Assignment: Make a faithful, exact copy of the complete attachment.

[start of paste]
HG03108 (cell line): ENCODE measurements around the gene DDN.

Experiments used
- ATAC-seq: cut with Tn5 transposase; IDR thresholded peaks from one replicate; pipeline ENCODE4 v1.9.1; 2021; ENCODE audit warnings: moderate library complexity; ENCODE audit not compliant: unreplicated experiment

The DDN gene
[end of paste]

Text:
HG03108 (cell line): ENCODE measurements around the gene DDN.

Experiments used
- ATAC-seq: cut with Tn5 transposase; IDR thresholded peaks from one replicate; pipeline ENCODE4 v1.9.1; 2021; ENCODE audit warnings: moderate library complexity; ENCODE audit not compliant: unreplicated experiment

The DDN gene